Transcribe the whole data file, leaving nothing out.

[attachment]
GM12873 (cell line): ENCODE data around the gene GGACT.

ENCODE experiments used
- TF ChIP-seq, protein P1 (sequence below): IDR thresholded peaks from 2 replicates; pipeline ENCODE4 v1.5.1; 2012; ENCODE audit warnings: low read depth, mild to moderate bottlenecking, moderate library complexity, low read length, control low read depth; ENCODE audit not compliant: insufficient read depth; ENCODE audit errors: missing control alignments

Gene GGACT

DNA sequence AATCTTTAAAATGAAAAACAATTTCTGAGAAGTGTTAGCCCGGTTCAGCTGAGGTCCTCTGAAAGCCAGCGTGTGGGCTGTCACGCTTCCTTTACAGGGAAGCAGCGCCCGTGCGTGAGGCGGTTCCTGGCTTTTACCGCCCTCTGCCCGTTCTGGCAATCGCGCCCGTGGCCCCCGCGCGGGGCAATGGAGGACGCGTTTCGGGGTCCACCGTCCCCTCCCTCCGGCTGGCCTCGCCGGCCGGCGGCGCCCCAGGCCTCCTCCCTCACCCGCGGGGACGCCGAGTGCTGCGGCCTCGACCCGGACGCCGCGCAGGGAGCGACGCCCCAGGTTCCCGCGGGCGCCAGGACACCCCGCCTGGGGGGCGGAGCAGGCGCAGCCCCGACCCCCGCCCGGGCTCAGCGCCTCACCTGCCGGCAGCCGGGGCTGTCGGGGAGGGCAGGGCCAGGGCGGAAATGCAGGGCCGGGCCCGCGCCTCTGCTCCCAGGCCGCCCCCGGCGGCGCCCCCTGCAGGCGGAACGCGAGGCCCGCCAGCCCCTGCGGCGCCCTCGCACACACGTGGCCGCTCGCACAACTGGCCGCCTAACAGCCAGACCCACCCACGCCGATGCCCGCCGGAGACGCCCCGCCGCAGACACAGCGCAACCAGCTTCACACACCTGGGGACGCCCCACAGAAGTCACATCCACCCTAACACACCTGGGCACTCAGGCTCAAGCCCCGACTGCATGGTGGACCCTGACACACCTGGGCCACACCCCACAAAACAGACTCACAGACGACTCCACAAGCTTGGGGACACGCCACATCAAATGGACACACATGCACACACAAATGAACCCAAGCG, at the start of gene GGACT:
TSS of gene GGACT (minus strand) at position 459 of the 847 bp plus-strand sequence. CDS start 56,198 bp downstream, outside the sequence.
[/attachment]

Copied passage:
GM12873 (cell line): ENCODE data around the gene GGACT.

ENCODE experiments used
- TF ChIP-seq, protein P1 (sequence below): IDR thresholded peaks from 2 replicates; pipeline ENCODE4 v1.5.1; 2012; ENCODE audit warnings: low read depth, mild to moderate bottlenecking, moderate library complexity, low read length, control low read depth; ENCODE audit not compliant: insufficient read depth; ENCODE audit errors: missing control alignments

Gene GGACT

DNA sequence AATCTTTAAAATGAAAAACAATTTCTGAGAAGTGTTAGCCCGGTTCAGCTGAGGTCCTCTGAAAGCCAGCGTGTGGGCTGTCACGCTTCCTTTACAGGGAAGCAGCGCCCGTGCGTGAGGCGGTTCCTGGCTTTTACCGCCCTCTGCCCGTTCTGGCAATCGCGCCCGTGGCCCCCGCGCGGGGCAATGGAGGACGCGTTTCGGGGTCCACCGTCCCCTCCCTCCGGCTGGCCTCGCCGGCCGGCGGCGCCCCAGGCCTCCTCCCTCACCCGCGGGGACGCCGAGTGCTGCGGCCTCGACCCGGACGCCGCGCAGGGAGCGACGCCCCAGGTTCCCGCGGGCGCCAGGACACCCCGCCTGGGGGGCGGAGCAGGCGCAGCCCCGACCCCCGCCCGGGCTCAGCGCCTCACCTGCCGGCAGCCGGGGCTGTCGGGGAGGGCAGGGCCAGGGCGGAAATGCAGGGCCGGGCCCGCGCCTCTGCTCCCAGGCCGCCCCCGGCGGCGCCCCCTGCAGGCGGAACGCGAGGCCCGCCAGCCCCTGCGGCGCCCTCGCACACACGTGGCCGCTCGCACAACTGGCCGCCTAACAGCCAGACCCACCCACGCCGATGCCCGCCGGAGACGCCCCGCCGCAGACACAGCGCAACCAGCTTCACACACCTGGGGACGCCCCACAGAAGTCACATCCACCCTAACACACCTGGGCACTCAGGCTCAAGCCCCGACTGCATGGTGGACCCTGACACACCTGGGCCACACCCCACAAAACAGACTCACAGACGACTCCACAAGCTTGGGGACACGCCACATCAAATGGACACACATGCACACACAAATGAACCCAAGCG, at the start of gene GGACT:
TSS of gene GGACT (minus strand) at position 459 of the 847 bp plus-strand sequence. CDS start 56,198 bp downstream, outside the sequence.